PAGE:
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A tool to find sequencing data and metadata from public databases.


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! NCBI is deprecating .SRA file links. This may result in an empty list with `--ncbi`.
+ Have a cool use case for ffq? Submit a PR to the `Use cases` section and we'll feature it!

Fetch metadata information from the following databases:

  • GEO: Gene Expression Omnibus,
  • SRA: Sequence Read Archive,
  • EMBL-EBI: European Molecular BIology Laboratory’s European BIoinformatics Institute,
  • DDBJ: DNA Data Bank of Japan,
  • NIH Biosample: Biological source materials used in experimental assays,
  • ENCODE: The Encyclopedia of DNA Elements.

ffq receives an accession and returns the metadata for that accession as well as the metadata for all downstream accessions following the connections between GEO, SRA, EMBL-EBI, DDBJ, and Biosample. If you use ffq in a publication, please the cite*:

Gálvez-Merchán, Á., et al. (2022). Metadata retrieval from sequence databases with ffq. bioRxiv 2022.05.18.492548.

The manuscript is available here:

By default, ffq returns all downstream metadata down to the level of the SRR record. However, the desired level of resolution can be specified.

ffq can also skip returning the metadata, and instead return the raw data download links from any available host (FTP, AWS, GCP or NCBI) for GEO and SRA ids.


The latest release can be installed with

pip install ffq

The development version can be installed with

pip install git+


Fetch information of an accession and display it in the terminal

ffq [accession]

where [accession] is either:

  • an SRA/EBI/DDJ accession

    • (SRR, SRX, SRS or SRP)
    • (ERR, ERX, ERS or ERP)
    • (DRR, DRS, DRX or DRP)
  • a GEO accession (GSE or GSM)

  • an ENCODE accession (ENCSR, ENCSB or ENCSD)

  • a Bioproject accession (CXR)

  • a Biosample accession (SAMN)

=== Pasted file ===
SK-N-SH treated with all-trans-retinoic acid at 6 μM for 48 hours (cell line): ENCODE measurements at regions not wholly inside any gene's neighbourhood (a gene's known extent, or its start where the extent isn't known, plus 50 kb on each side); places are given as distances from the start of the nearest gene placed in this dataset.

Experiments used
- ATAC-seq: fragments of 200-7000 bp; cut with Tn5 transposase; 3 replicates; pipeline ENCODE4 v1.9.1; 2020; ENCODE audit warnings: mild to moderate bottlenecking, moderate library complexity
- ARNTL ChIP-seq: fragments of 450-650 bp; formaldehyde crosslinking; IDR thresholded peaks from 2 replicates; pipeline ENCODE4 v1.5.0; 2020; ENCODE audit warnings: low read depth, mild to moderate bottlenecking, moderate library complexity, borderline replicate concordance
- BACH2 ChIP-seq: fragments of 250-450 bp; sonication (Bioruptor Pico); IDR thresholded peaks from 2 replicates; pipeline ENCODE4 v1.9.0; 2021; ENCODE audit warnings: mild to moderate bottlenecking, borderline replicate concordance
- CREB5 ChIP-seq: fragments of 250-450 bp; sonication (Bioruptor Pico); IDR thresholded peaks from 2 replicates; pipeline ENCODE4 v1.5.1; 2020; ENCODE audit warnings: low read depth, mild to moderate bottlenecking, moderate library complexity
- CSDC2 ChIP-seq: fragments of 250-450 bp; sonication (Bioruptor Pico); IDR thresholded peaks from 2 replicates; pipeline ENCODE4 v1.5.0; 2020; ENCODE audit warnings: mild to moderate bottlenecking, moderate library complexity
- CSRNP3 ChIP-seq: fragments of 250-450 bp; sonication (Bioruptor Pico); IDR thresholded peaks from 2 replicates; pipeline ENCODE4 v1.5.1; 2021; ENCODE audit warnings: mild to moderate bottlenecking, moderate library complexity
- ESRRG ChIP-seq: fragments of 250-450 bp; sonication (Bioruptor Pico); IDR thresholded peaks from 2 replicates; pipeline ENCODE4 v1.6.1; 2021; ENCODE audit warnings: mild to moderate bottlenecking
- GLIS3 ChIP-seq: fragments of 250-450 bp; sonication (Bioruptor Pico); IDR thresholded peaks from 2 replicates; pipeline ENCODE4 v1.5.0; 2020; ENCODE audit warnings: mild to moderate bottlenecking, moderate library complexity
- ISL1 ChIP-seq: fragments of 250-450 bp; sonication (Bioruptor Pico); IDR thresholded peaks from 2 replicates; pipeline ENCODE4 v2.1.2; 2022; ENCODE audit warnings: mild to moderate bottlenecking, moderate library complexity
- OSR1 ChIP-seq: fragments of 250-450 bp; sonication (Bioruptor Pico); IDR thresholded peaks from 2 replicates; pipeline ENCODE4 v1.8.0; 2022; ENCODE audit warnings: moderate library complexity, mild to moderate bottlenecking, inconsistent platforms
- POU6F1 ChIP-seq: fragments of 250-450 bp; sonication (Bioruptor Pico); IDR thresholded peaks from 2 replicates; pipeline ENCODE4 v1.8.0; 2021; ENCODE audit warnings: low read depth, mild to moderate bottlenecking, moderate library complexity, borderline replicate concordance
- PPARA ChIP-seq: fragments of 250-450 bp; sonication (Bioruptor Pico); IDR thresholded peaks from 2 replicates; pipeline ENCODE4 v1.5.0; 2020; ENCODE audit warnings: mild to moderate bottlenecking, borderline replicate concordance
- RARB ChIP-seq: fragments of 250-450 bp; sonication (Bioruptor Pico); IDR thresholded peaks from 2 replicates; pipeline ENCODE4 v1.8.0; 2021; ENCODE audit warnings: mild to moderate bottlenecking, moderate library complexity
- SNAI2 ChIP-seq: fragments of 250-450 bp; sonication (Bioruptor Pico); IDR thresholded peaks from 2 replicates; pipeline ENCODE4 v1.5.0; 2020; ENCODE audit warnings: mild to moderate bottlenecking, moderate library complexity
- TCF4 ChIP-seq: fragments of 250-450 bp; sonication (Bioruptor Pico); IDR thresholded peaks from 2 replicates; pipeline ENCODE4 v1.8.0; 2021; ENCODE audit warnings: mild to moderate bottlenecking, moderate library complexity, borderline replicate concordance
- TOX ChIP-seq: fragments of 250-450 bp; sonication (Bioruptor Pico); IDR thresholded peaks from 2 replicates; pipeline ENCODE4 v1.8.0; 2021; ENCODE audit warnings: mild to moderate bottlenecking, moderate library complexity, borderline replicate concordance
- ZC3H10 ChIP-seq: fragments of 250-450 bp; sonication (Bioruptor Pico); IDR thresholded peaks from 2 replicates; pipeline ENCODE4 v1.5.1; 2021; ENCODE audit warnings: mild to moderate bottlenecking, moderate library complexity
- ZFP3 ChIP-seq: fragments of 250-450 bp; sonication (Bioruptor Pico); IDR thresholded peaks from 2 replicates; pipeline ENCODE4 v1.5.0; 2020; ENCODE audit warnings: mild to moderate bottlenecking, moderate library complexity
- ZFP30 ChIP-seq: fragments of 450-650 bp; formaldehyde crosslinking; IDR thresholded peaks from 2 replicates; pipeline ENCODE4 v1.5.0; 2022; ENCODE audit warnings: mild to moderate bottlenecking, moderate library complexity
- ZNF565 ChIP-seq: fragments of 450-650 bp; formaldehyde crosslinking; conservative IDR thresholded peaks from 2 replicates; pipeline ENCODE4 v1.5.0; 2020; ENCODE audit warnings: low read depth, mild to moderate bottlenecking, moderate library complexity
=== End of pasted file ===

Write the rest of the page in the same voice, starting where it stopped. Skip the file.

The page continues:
• a DOI

$ ffq SRR9990627
#=> Returns metadata for the SRR9990627 run.

$ ffq SRX7347523
#=> Returns metadata for the experiment SRX7347523 and for its associated SRR run.

$ ffq GSE129845
#=> Returns metadata for GSE129845 and for its 5 associated GSM, SRS, SRX and SRR ids.

$ ffq DRP004583
#=> Returns metadata for the study DRP004583 and its 104 associated DRS, DRX and SRR ids.

$ ffq ENCSR998WNE
#=> Returns metadata for the ENCODE experiment ENCSR998WNE.

Fetch information of multiple accessions and display it in the terminal

ffq [accession 1] [accession 2] ...

where [accession 1] and [accession 2] are accessions belonging to any of the above usage example categories.

$ ffq SRR11181954 SRR11181954 SRR11181956
#=> Returns metadata for the three SRR runs.

$ ffq GSM4339769 GSM4339770 GSM4339771
#=> Returns metadata for the three GSM accessions, as well as for their corresponding downstream SRS, SRX and SRR accessions.

Fetch information of an accession only down to specified level

ffq -l [level] [accession]

where [level] is the number of downstream accessions you want to fetch

$ ffq -l 1 GSM4339769
#=> Returns metadata only for GSM4339769, and not from any downstream accession.

$ ffq -l 3 GSE115469
#=> Returns metadata for GSE115469 and its downstream GSM and SRS accessions.

Fetch only raw data links from the host of your choice and display it in the terminal